It's really very simple. Two of the department teachers (one holding a red pen and the register, the other with a discerning eye and a two foot stick) call each of their students forward in turn and bark orders at them (show me your nails! show me your belt! turn around!). If their appearance is satisfactory, they walk back to where they were sitting and wait patiently. If there is any kind of quibble (boys = hair dye, tufty hair, hair longer than a couple of centimetres, shaven eyebrows, an under-tshirt any colour other than plain white, an elaborate belt, low-slung trousers, an unfastened top button, any kind of keyringage, any kind of fringe, unkempt nails girls = hair longer than the shoulder when tied, hair that almost covers the eyes, longer hair at the front that isn't pushed behind the ears, hair dye, unkempt nails, unfastened top button, cosmetics, skirt shorter than a determined length, and many many more) then the stick teacher gives them a cheerful but painful crack across the back of the legs, on the top of the head or across the backside, and the red pen teacher records the quibble in the register.

If you have hair dye? Get rid of it by Monday. If you have shaven your eyebrows? Get them back by next inspection, and so on. Once the inspection is complete, those students that passed may leave, and the ones who failed must sit in the traditional Japanese sitting style for 10 or so minutes whilst red pen and stick berate them and give them their speech about respecting the rules of society and considering their place at their high school.

And me? Well, I usually have to stand alongside red pen and stick, as well as the department boss (who incidentally is just like the skilled swordsman with an old face from The Seven Samurai) and watch the proceedings.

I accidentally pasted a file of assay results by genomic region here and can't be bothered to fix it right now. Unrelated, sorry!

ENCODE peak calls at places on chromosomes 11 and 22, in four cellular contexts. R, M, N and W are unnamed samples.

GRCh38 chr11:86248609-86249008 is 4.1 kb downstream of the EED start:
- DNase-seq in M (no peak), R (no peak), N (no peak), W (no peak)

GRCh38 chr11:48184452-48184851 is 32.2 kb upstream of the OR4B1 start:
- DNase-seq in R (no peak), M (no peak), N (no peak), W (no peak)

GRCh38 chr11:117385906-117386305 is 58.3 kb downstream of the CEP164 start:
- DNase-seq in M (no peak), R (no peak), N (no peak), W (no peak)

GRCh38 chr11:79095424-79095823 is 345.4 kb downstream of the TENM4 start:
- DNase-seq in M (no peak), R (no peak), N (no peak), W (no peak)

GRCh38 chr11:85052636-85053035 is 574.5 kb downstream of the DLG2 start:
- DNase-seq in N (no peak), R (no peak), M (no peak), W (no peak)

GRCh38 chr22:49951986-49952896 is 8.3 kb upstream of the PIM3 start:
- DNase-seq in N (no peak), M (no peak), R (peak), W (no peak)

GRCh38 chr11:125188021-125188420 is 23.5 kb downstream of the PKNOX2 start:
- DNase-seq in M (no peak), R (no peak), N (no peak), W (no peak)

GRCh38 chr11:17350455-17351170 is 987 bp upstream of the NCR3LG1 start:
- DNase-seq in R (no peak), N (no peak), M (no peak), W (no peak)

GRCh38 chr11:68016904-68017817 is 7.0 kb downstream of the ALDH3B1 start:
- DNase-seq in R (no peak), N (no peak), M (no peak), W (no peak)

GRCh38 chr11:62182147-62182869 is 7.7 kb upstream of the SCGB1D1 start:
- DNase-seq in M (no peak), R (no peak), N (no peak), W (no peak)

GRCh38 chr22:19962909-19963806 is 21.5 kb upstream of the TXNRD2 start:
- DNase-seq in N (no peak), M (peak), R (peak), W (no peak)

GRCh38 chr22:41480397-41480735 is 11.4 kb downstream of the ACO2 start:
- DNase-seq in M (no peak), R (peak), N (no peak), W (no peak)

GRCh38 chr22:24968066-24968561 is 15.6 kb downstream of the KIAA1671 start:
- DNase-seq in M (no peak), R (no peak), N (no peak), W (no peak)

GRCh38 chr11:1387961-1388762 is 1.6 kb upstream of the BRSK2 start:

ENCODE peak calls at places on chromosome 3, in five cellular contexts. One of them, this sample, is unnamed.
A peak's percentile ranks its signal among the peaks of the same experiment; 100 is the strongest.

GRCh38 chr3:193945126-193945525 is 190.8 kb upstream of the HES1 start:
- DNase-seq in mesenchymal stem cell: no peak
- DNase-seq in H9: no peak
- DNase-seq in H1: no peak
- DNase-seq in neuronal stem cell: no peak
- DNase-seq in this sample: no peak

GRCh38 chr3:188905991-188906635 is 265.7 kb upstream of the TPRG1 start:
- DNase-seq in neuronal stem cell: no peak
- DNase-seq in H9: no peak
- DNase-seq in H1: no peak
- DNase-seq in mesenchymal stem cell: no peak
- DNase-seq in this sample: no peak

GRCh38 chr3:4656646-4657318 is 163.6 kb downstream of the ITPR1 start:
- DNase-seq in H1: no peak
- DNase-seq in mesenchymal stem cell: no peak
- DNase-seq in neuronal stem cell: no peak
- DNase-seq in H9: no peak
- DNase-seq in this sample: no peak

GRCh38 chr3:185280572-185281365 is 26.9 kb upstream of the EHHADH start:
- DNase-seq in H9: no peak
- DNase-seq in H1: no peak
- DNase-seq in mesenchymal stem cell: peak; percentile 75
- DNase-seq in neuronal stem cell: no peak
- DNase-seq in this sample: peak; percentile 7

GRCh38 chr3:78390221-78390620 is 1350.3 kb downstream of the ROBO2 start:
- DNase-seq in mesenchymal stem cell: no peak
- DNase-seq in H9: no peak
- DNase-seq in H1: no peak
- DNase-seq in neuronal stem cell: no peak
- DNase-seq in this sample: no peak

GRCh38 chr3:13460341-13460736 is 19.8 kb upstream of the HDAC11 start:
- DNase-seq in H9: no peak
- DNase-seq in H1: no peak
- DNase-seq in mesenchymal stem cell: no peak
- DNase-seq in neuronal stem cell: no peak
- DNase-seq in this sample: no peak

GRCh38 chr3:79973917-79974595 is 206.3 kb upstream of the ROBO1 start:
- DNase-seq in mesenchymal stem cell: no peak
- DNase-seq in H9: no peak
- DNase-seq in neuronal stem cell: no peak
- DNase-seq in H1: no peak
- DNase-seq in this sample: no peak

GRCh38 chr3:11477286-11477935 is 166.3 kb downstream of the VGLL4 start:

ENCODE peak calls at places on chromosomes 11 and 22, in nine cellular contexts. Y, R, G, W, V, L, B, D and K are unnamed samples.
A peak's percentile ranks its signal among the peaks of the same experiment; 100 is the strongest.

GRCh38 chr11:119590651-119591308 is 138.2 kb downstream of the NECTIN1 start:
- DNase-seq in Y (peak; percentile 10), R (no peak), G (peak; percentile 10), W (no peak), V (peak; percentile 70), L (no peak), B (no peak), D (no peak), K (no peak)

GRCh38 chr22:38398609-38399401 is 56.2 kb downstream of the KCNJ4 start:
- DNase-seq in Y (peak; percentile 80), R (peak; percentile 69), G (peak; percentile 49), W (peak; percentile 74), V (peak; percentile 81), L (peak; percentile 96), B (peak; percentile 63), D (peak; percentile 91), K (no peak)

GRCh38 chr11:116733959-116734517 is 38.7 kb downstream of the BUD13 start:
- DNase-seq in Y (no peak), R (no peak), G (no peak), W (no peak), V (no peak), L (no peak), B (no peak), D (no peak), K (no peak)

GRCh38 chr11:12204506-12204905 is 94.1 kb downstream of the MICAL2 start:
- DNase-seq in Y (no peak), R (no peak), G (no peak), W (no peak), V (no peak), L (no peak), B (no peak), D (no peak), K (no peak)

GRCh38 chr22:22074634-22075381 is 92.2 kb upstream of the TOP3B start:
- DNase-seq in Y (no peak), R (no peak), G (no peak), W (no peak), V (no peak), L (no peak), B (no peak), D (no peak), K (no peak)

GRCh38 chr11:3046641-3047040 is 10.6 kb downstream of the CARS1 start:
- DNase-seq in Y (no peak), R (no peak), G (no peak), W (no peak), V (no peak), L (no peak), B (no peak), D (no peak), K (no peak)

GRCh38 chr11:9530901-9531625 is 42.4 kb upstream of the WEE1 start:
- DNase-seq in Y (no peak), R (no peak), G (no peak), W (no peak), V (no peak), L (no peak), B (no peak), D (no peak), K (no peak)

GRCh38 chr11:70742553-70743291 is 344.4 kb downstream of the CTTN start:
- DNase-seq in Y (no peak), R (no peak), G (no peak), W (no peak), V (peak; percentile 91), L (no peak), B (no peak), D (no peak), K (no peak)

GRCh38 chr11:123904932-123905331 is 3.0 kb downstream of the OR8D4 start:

And after the inspection, and for the next 30 days until the next one? It's back to falling-down trousers, like-a-belt skirts and one trouser leg rolled up...

Friday, October 07, 2005

 

Sideways flowers

Japanese ladies of a certain age are renowned for carrying large bunches of flowers sideways on the pavements of Kyushu. This has caused consternation to many foreigners who have enough problems navigating through hordes of schoolgirls, geriatrics bent-double with osteoporosis and dizzy chihuahua-walkers without having to steer their mammacharris into the gutter at a micro notice to avoid an eye-gouging by gladioli. The reason for the sideways flower holding is because of the gtreat sensitivity and awareness of the Japanese toward all things `Nature`. The flowers will suffer greatly if held upright under the full glare of an autumnal sun or to the direct ravages of a cataclysmic typhoon. Makes sense really. Historically, this horizontal holding has been challenged by the younger Japanese but an incident in Beppu in May 1992 led to the reinstatement of Oita council`s formal policy on carrying flowering plants. A 23-year-old woman was taking her fresh cut daffodils to her mother, a birthday present, carrying them upright and walking quickly. However, a sudden gust of wind caused pollen to be blown from the daffodils into a passing bus-driver`s eye leading him to him to swerve into a queue of passengers at the stop he was slowing to meet. Only three of the queue were injured and only slightly; ankle, thigh and hip damage the main concern, but this was enough for a local edict on flower-carrying to be restated and reinforced nationwide. It transpires horizontal flower- carrying shakes off the pollen immediately and allowing it to settle more quickly thus leading to a safer environment for bus queuers and contact lens wearers alike.

Monday, October 03, 2005

 

Welcome!

Welcome to the Onigiri, Ben. Here's something for you - why do old women in Japan always carry their flowers sideways, thus impeding pedestrians and causing a major bother?..